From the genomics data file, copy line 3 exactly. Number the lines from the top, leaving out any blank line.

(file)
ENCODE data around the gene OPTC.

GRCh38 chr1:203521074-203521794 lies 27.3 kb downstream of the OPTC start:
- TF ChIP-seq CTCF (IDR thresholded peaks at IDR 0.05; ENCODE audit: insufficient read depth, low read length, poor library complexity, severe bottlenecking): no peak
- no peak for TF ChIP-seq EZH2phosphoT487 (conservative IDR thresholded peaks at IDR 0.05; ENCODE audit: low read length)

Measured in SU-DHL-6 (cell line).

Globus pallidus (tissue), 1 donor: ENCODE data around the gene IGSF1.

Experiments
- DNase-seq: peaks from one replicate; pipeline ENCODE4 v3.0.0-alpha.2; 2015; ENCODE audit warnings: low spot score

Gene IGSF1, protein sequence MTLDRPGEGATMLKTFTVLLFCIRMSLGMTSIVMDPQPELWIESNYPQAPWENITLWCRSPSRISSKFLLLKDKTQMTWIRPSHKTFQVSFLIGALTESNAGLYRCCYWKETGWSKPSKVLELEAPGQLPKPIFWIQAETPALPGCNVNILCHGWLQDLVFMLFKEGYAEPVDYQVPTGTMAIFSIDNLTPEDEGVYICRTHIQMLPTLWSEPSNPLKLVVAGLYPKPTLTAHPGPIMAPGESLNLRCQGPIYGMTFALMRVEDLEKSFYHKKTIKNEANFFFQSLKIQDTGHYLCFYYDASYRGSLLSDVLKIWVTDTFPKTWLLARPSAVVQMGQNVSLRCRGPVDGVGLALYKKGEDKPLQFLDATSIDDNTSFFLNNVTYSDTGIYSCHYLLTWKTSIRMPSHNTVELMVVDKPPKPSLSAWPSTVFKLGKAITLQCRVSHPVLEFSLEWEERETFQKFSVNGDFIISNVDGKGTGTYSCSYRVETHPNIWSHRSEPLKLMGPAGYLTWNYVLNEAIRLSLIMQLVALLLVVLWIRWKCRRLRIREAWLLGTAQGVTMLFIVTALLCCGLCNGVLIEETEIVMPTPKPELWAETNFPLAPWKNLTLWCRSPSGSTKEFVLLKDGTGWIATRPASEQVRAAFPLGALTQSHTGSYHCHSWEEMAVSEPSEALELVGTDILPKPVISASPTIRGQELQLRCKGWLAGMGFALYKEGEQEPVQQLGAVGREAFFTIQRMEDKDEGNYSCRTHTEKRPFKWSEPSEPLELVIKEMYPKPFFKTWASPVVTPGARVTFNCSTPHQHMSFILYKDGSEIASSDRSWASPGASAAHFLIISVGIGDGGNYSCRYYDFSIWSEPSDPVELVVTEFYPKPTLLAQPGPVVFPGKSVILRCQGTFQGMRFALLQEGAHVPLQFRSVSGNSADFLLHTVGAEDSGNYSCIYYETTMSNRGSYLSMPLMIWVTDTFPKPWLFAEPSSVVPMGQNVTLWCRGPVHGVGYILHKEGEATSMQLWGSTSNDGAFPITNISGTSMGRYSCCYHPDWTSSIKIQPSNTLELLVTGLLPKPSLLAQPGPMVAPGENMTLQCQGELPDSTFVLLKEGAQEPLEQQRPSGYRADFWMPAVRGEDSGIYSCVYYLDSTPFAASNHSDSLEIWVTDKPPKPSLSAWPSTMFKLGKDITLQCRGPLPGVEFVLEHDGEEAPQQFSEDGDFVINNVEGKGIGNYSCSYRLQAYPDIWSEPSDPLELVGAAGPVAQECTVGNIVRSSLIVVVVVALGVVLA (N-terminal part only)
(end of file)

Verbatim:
- TF ChIP-seq CTCF (IDR thresholded peaks at IDR 0.05; ENCODE audit: insufficient read depth, low read length, poor library complexity, severe bottlenecking): no peak